The deadly online game is blamed for hundreds of teenage suicides around the world.
A class 7 student from Indore on Thursday tried to commit suicide by jumping off the third floor of his school building apparently by taking up the infamous Blue Whale Challenge, but was saved by his classmates.
The deadly game, ostensibly created by a former convict in Russia, psychologically provoke players to indulge in daring, self-destructive tasks for 50 days before finally taking the “winning” step of killing themselves. Each task needed to be filmed and shared as “proof”.
According to Rajendra Nagar police station in-charge inspector V P Sharma, the Thursday’s incident took place at the city’s Chameli Devi Public School soon after the assembly was over.
This is believed to be the second case in India of a student being goaded to take the dire steps by the instructors of the online game, blamed for hundreds of teenage suicides around the world.
A 14-year-old boy was allegedly goaded by the online challenge into killing himself by jumping off the terrace of his building in Mumbai on August 1 in what is believed to be the first casualty of the Blue Whale phenomenon in India.
Mumbai police are, however, yet to confirm that the suicide was part of the dreaded challenge.
The Indore incident comes a day after Pune police rescued another 14-year-old boy, who had left home after reportedly playing the killer game.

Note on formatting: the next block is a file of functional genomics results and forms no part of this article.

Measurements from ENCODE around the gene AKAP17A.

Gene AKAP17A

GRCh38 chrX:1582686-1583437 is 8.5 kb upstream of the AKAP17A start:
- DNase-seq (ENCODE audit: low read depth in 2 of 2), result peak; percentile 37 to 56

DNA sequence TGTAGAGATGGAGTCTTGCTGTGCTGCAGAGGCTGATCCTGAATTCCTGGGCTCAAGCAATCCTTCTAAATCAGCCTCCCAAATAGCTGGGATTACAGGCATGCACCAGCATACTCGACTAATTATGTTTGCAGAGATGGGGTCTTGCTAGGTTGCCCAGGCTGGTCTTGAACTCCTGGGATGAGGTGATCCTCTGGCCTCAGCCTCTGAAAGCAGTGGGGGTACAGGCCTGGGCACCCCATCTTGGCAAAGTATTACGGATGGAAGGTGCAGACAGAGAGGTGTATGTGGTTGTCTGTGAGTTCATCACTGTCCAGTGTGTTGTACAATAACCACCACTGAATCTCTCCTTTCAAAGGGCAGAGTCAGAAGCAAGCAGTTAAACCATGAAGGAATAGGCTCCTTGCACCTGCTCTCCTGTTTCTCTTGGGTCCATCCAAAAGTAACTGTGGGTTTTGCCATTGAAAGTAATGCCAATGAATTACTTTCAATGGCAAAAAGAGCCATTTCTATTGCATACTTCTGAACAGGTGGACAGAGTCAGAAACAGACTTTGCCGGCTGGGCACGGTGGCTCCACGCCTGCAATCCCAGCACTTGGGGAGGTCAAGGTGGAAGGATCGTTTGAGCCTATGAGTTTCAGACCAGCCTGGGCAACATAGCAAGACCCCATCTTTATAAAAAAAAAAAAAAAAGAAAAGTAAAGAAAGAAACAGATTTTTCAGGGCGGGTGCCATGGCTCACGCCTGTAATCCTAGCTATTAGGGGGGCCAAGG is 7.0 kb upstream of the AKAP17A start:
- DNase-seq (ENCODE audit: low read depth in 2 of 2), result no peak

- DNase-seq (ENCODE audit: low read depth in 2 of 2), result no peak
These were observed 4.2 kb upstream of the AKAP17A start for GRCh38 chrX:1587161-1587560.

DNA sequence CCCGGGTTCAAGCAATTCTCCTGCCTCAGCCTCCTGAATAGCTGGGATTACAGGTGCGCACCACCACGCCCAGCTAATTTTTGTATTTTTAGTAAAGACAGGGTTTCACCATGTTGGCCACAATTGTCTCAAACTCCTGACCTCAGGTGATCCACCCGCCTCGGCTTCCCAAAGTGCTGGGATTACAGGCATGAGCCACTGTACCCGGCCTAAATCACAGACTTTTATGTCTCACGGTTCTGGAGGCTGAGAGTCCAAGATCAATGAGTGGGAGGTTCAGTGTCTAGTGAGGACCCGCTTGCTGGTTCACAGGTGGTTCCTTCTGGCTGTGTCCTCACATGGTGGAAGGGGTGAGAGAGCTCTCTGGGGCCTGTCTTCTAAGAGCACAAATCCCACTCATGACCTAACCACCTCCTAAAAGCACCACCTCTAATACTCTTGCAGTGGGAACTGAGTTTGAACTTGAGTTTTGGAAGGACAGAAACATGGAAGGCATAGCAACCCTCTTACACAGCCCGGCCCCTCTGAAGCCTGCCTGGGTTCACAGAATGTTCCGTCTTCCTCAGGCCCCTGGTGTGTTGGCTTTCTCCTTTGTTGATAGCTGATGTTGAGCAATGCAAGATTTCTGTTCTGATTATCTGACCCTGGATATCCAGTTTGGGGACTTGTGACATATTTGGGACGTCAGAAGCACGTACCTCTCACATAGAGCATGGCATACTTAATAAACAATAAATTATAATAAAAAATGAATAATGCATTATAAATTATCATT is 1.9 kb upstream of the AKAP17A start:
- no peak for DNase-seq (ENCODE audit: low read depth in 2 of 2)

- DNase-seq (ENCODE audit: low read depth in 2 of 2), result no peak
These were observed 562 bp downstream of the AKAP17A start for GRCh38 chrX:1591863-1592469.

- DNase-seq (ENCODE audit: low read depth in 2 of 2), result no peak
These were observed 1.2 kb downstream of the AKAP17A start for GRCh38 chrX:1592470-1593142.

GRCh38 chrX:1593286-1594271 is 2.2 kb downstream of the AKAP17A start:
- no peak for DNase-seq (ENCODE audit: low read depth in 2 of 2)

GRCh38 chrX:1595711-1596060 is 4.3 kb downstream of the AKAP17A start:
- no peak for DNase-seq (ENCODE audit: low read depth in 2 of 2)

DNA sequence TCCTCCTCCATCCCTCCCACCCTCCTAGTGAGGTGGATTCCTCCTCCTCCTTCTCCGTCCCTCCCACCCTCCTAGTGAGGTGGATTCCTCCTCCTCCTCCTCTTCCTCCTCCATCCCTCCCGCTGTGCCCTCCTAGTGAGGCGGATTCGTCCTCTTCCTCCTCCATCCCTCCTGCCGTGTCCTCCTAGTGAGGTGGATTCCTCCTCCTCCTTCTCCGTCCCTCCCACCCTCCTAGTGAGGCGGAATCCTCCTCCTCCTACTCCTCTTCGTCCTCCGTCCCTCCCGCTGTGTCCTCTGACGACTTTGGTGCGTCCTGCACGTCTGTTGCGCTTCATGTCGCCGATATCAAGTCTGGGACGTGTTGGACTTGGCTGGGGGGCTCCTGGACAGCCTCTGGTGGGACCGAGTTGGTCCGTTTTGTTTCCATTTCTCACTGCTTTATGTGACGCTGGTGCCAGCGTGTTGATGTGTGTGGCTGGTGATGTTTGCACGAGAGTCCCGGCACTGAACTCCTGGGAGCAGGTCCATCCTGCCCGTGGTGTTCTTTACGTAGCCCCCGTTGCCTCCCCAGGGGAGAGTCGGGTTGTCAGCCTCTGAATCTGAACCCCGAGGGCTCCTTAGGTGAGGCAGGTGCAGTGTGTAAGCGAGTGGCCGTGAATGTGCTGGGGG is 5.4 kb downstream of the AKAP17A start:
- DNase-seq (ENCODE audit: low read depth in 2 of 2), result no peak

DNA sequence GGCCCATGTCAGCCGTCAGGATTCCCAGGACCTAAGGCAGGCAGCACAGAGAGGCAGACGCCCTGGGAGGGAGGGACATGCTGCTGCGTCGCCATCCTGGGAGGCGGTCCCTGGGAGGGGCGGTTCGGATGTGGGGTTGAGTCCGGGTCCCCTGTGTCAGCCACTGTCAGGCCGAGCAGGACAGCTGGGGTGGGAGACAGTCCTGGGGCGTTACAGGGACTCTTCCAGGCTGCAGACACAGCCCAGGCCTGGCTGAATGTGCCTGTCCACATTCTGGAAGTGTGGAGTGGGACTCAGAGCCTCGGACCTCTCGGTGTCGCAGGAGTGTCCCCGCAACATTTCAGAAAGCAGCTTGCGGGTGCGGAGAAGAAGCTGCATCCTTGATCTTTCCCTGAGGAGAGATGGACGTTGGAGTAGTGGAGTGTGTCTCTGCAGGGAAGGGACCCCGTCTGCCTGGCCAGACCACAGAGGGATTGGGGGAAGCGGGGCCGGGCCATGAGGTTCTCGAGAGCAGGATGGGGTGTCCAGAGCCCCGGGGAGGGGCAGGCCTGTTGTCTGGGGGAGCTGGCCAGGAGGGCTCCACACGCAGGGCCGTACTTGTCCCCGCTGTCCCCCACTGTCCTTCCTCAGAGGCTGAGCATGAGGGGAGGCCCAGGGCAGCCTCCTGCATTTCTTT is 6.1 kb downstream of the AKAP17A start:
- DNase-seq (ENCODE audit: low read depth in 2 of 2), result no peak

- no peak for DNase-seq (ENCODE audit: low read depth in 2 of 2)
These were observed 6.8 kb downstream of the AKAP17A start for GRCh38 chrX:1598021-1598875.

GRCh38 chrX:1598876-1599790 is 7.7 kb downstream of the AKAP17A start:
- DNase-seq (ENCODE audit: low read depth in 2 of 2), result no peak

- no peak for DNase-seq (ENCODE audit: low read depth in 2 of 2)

Indore boy was saved by the timely intervention of his classmates, who noticed he was leaning precariously from the third floor railing of the school.
Initially, they thought the boy was looking down at something, but soon realized the way he was bending over, he might fall down. So they caught hold of him and shouted for help.
“We took him to the principal’s room where he confessed attempting suicide as part of the Blue Whale Challenge he was playing on his father’s mobile,” Sheikh said.
The boy was apparently in the 50th day of the challenge where the controllers of the game had provoked him to jump from the building.
However, this could not be independently ascertained as neither the boy nor his parents could be contacted.
School principal Sangeeta Podar said that soon after the incident they informed boy’s parents and the police.
“We counselled the boy and also his father,” she told media.
She said that the boy appeared normal and was quite good in studies. The school authorities however did not disclose the name of the boy, saying the disclosure will harm him emotionally.
Experts say teenagers are more vulnerable because the virtual world allows them to act freely without the restrictions prevalent in the real world, which seems to give them an adrenaline boost.